Aegeus Society For Aegean Prehistory


18 November 2017

Major archaeological discovery near Orchomenos in Boeotia, central Greece

British School at Athens

A monumental Mycenaean rock-cut chamber tomb came to light this summer at Prosilio near Orchomenos in Boeotia, central Greece, during the excavations conducted there by the Greek Ministry of Culture & Sports/Ephorate of Antiquities of Boeotia and the British School at Athens/University of Cambridge.

The tomb, known as Prosilio tomb 2, is one of the largest of its kind ever to have been discovered in Greece. A rock-cut passageway (dromos), 20m in length, leads to a monumental façade 5.40m in depth. The façade gives access, through a doorway (stomion), to the burial chamber which has an area of 42sqm, making this example the 9th largest out of c. 4000 Mycenaean chamber tombs that have been excavated in Greece in the last 150 years.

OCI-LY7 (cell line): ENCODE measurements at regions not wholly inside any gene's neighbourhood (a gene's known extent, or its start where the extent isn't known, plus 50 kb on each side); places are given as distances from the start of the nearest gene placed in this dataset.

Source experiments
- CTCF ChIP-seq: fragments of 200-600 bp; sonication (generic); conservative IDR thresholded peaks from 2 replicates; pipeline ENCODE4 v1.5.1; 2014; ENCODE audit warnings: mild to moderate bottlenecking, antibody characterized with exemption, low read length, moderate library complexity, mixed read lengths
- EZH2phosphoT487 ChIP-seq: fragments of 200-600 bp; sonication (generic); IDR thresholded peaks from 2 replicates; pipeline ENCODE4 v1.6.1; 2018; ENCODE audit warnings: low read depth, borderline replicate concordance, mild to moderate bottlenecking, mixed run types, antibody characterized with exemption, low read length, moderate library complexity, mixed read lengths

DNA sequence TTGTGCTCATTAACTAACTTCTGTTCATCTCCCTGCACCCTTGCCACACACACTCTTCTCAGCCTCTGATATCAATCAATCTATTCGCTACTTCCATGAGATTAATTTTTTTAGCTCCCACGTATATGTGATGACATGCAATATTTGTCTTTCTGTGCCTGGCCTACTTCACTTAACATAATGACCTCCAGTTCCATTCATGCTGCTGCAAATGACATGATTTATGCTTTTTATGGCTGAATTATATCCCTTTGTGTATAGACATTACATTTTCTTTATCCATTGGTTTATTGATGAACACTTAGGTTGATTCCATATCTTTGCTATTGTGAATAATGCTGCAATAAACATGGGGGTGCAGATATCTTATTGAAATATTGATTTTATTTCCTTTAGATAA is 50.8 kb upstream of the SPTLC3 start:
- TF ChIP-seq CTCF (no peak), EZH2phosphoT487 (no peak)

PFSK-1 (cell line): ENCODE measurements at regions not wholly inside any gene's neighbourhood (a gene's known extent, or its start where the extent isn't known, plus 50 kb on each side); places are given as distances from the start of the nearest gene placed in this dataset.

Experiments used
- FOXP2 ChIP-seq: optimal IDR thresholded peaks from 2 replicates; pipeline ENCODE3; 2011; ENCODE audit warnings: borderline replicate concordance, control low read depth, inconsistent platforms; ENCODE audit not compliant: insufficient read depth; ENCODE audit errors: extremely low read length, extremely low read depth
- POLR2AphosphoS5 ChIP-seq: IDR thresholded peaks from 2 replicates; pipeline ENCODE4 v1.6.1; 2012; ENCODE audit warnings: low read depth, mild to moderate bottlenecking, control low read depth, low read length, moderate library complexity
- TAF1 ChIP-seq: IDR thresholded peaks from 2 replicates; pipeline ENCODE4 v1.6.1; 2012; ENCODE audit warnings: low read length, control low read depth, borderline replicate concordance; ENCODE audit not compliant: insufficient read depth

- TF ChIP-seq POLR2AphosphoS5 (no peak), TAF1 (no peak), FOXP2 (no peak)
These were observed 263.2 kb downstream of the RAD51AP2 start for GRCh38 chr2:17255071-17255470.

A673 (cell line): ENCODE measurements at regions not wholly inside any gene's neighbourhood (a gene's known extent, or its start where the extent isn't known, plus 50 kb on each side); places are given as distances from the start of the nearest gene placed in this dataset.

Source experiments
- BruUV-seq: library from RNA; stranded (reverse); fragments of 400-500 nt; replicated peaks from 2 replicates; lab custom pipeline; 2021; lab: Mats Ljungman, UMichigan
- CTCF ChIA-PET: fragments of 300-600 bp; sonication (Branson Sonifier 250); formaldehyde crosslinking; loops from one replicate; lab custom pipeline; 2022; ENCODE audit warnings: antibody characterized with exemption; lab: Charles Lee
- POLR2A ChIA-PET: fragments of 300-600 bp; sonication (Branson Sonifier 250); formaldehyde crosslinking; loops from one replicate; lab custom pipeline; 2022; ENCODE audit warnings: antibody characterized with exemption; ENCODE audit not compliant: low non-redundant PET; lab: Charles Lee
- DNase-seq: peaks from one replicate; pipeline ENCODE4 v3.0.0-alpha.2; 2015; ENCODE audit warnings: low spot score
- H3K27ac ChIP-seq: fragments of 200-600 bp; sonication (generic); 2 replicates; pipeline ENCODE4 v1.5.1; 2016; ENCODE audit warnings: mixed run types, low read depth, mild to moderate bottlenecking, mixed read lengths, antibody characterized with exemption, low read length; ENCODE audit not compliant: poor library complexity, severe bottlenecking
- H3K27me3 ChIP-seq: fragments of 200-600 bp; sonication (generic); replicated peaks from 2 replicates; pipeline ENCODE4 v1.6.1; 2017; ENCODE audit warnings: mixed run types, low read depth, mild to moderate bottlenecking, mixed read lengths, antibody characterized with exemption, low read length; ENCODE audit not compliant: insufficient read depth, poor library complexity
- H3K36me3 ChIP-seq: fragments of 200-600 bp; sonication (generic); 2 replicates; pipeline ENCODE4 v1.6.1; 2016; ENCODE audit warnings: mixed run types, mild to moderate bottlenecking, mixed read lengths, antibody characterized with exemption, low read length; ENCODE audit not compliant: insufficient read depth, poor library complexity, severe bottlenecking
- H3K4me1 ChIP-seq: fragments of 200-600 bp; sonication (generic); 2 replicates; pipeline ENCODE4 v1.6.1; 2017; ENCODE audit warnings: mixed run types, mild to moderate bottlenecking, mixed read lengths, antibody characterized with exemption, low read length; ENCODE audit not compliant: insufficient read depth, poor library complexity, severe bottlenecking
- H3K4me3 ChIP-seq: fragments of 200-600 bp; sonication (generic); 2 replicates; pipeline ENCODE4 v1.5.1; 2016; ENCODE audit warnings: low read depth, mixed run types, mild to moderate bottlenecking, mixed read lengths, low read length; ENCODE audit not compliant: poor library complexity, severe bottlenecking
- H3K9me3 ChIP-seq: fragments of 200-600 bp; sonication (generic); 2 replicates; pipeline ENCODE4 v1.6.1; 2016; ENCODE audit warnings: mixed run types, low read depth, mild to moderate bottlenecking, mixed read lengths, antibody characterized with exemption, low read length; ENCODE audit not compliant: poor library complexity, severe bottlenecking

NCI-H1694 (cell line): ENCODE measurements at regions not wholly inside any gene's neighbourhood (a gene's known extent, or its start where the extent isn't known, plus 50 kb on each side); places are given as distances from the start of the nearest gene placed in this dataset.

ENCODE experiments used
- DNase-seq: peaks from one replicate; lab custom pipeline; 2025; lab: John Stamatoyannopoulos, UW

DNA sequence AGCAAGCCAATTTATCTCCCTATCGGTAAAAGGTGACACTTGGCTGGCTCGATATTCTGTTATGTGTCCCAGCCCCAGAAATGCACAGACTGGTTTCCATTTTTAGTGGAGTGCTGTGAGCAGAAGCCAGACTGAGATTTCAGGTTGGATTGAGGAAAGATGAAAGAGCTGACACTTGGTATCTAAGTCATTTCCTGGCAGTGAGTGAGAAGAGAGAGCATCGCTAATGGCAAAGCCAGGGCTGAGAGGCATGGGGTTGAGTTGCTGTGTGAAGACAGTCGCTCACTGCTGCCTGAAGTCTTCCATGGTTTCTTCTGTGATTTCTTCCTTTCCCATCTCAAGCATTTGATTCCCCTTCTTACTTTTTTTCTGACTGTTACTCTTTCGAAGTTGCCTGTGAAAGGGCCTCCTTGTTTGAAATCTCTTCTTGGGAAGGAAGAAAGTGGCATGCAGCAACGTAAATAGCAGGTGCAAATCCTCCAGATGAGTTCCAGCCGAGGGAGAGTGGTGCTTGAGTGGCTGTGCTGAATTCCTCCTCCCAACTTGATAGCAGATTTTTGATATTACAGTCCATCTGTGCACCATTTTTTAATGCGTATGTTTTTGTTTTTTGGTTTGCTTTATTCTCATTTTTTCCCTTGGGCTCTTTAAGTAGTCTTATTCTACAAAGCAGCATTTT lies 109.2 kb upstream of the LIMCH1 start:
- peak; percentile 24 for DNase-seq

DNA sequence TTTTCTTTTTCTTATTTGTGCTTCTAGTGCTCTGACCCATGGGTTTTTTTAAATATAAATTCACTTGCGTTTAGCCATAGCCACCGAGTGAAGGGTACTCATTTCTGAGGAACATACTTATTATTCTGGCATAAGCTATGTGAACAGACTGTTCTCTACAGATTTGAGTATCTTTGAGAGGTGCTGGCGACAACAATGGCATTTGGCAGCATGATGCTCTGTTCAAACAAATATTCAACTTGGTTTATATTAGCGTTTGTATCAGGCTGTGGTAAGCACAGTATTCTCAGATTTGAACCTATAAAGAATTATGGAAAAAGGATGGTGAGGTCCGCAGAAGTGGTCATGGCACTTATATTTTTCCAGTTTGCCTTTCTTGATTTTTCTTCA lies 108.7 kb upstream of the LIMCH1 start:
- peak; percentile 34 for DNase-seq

The chamber’s roof was originally gabled and had a height of c. 3.5m. Over the years, and perhaps even since Mycenaean times, the original roof started to crumble creating a cavernous interior with an existing height of 6.5m. The crumbling of the original roof disturbed, to some extent, the burial and its furnishings in the chamber but also helped seal the burial layer. Inside the chamber, a rock-cut bench was carved on all four sides of the rectangular tomb. The bench was enhanced by the addition of mud-plaster.



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